Hindu men—supporters of Modi’s BJP and the right-wing organizations backing it—have run amok in predominantly Muslim areas of North East Delhi, gutting Muslims’ homes, beating and killing hapless members of the community on the roads. Reports pouring in from Delhi pointed toward police inaction and indiscretion as some critics allege the complicity of law enforcement. A Delhi High Court judge was brazenly transferred the same day he condemned the government and the police, which is directly under the control of the Modi administration. 

In the combative days that followed, armed Hindu mobs targeted Muslim-majority neighborhoods, reports suggest, with sticks, stones and Molotov cocktails. These areas fall within a district of Delhi represented in the local legislative body and by the BJP in Parliament. Reports suggest the localities were cordoned off, that the police enabled mobs to roam freely, armed with stones, rocks, batons and guns. The police have denied the allegations. As of now, tens of injured have been brought into local hospitals with bullet wounds despite very strict regulations on the personal possession of firearms in India. 

On February 23, a day into the riot, the North East resembled a war zone, and a mosque was set ablaze in the neighborhood of Ashok Nagar. A mob went around shouting ‘Jai Shri Ram’ (Long live Lord Ram). The star and crescent sign adorning the house of worship was vandalized while India’s national flag and a saffron flag—often used by the Hindu right as a symbol of Hindu dominance—were placed atop the mosque. 

Just a few miles away, President Trump was welcomed by an Indian military honor guard with a 21-cannon salute, and a meal on the lush green lawns of Delhi’s Hyderabad House. Indian democratic fault lines under Modi went entirely unacknowledged, never mind condemned. 

“He wants people to have religious freedom, and very strongly,” Trump said, responding to reporters in Delhi concerned about Modi’s silence on anti-Muslim violence in the country. Trump didn’t address the CAA or the violence happening during his visit.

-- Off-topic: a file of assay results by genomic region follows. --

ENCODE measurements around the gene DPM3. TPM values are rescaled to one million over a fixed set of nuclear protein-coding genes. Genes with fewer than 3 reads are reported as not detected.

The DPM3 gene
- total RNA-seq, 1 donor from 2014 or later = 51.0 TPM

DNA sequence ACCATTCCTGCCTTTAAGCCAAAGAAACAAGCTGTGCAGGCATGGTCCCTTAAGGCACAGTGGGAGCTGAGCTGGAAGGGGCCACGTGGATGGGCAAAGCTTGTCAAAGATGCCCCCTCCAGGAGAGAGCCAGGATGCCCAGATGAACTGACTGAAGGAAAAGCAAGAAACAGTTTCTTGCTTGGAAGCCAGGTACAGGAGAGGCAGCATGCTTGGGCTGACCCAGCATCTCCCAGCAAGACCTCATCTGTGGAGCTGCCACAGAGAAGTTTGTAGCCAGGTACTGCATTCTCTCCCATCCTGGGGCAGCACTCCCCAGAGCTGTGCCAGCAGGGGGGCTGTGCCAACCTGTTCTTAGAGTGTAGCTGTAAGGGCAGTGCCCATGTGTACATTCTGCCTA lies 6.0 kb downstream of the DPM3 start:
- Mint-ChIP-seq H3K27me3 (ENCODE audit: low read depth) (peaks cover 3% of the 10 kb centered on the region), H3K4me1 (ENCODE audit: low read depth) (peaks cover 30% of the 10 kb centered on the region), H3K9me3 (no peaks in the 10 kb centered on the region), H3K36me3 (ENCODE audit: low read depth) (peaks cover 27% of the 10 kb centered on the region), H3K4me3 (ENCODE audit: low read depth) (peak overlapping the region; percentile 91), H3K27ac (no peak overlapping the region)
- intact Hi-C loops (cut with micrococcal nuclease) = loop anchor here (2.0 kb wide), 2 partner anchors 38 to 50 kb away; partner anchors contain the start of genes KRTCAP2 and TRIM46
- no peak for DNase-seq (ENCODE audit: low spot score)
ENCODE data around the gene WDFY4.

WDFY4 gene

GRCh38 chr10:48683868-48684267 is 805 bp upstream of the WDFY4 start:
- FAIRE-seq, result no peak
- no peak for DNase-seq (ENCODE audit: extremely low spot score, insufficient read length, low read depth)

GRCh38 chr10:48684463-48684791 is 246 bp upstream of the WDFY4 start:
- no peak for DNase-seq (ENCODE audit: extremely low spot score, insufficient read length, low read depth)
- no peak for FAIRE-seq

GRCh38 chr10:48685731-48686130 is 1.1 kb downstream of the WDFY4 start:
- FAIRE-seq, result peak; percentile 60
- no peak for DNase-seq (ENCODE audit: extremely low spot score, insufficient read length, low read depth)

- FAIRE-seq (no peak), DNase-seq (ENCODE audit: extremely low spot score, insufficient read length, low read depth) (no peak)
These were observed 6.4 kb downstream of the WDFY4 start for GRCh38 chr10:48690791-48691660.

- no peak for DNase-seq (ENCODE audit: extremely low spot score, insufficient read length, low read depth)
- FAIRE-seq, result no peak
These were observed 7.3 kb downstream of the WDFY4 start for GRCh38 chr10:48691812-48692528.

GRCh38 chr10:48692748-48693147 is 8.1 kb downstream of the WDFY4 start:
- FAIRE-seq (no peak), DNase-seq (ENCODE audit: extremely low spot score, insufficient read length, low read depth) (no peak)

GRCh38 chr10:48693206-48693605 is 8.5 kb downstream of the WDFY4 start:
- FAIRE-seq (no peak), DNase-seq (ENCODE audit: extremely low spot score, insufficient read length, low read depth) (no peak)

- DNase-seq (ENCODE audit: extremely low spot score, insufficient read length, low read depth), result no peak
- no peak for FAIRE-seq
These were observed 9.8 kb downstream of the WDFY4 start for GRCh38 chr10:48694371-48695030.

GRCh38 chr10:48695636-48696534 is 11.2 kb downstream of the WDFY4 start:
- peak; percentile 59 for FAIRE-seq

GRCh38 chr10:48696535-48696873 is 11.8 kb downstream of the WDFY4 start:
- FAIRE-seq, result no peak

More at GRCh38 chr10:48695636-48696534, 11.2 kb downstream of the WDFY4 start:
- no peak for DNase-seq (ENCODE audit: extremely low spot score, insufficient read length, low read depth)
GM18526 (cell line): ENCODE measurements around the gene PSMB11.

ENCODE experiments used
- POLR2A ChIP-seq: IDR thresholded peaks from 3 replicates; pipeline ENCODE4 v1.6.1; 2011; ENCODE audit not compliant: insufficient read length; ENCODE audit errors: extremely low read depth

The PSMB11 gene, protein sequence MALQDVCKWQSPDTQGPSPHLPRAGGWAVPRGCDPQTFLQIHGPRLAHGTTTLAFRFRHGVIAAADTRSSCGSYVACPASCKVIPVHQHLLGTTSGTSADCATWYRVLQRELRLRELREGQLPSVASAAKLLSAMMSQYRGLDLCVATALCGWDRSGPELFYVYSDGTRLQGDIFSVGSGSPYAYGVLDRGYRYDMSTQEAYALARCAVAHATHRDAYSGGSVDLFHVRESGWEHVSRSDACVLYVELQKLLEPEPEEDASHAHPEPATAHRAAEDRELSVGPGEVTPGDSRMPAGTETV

Trump’s kinship with Modi follows the president’s demonstrated pattern of admiration for leaders with authoritarian leanings, such as Jair Bolsonaro in Brazil or Rodrigo Duterte in the Philippines, and the sentiment is mutual. 

Last October, Modi had hailed Trump as a beacon of global democratic leadership during the ‘Howdy Modi’ event organized by his followers in Houston, Texas. He seemingly endorsed the U.S. President for reelection, crossing into partisan territory that previous Indian Prime Ministers avoided.

“In the words of candidate Trump: Abki baar Trump sarkar [this time, a Trump government],” Modi said, employing a Hindi slogan used by Trump as he  canvassed for Indian American votes in 2016. It was extrapolated from Modi’s own election cry in 2014. Indian Americans, who have traditionally steered Democratic, are a tough electoral prize for Trump to win—80% of the community voted for Clinton in 2016.

Beyond the electoral push with Indian Americans, Modi’s tacit approval of Trump policies and his willingness to engage in trade discussions make him a key ally of the U.S. president in a world where most heads of state eschew him. 

As long as the platitudes and the negotiations for a trade deal continue, creeping authoritarianism in India won’t be on the agenda for the U.S.

Listen to Soumya’s reporting in India for our series Democracy Undone: The Authoritarian’s Playbook